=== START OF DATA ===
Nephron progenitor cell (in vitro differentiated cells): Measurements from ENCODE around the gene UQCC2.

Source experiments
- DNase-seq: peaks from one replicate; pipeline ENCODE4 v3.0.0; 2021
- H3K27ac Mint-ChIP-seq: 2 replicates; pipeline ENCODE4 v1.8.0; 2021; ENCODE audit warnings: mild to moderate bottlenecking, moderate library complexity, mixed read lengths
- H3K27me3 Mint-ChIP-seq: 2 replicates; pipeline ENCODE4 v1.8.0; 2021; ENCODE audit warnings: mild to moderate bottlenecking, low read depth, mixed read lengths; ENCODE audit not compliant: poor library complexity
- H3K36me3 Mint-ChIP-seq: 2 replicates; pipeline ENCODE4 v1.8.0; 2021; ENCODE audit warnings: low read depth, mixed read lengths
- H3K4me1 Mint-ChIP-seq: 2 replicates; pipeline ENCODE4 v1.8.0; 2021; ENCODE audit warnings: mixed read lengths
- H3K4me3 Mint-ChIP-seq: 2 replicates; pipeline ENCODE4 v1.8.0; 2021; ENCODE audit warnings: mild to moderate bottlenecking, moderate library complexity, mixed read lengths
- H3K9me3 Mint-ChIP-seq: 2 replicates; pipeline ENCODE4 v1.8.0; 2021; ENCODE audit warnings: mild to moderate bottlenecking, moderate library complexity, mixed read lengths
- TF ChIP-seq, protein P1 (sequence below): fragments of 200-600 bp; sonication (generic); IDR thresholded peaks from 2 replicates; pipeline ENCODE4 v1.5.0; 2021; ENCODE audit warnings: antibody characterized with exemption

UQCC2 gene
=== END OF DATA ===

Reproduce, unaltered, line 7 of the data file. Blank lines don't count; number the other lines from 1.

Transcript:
- H3K4me1 Mint-ChIP-seq: 2 replicates; pipeline ENCODE4 v1.8.0; 2021; ENCODE audit warnings: mixed read lengths